Any outside investors are likely to insist on a full due diligence exercise so they can properly highlight areas of risk and consider the current and potential state of the target company.
Negotiation of the legal documentation including the question of warranties will usually begin once the due diligence is complete.
When undertaking an MBO this can often be the most contentious issue as the seller, who may only have been a shareholder and therefore not directly involved in the business, will not want to give warranties. They may also argue that as the MBO Team have been closely involved in the day to day running of the target company, no warranties (except as to the seller’s ownership of their shares) should be given. This often results in the warranty protection given to Newco being significantly lower than a purchase between arm’s length parties.
If warranties are given (for example, because an investor insists), it is common for the sellers and the MBO Team to be jointly and individually liable to Newco for any warranties that are given. If the MBO Team is required to give warranties, full consideration should be given to their scope and any time or financial limits on claims that can be brought.
The key legal documents to agree will include the following:
- Share / Asset Purchase Agreement.
- A Tax Deed / Covenant which is aimed at ensuring the selling shareholders are liable for of any pre-completion (or pre-accounts date) tax (often resisted by any sellers who are not members of the MBO Team).
- An investment agreement for a third party investor or the MBO Team themselves.
- Bank finance documentation.
- Contracts of employment / service agreements for the directors of Newco.
- Documents dealing with the transfer of any intellectual property, land, employee pension schemes and the assignment of contracts from the target to Newco. All or some of these may not be required on a share purchase, depending on the in whose names such assets reside.
- A shareholders agreement (see below).
Exchange and Completion
This is the final stage of the buyout process. Will it be simultaneous or will there be a delay between exchange and completion? This is often dependant on any consents that need to be obtained (for example, from a landlord) or conditions imposed by a lender that need to be satisfied. All relevant documents will be signed and the acquisition of the target company (or its assets) will actually take place.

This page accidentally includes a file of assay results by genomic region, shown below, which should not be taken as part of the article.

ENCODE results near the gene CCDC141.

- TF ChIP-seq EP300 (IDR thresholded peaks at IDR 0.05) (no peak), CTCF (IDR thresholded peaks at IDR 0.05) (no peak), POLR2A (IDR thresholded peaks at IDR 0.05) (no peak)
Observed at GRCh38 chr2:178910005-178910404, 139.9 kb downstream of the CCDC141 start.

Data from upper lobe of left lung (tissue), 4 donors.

There will be a number of post completion matters which will require attention such as ensuring all necessary filings are made at Companies House. If relevant, it is also important that all registries are notified of any change in the ownership of assets such as land or intellectual property. When the transaction is a share purchase, the stock transfer forms should also be submitted to HM Revenue and Customs, so the appropriate amount of Stamp Duty can be paid. We would deal with all these matters.
Other Issues to be Considered
The shareholders of Newco should also carefully consider having a shareholders agreement. This document may include provisions restricting shareholders selling their shares without offering them to other shareholders first; provisions protecting minority shareholders; and provisions where, in certain circumstances a member will be forced to sell their shares to the other members of the MBO Team, which are known as ‘Good Leaver’ (for example, where a shareholder has died) and ‘Bad Leaver’ (for example, where a shareholder is convicted of a serious criminal offence) provisions. Preparation of this document is something else that we can help you with.
Preparation of this document is something else that we can help you with. We have prepared a checklist of things you may want to include in this agreement. Please click here.
An MBO is complex, and it should not be treated differently simply because the MBO Team have been involved with the management of the target company. Gaby Hardwicke can assist you with all legal elements of the transaction to ensure it proceeds as smoothly as possible.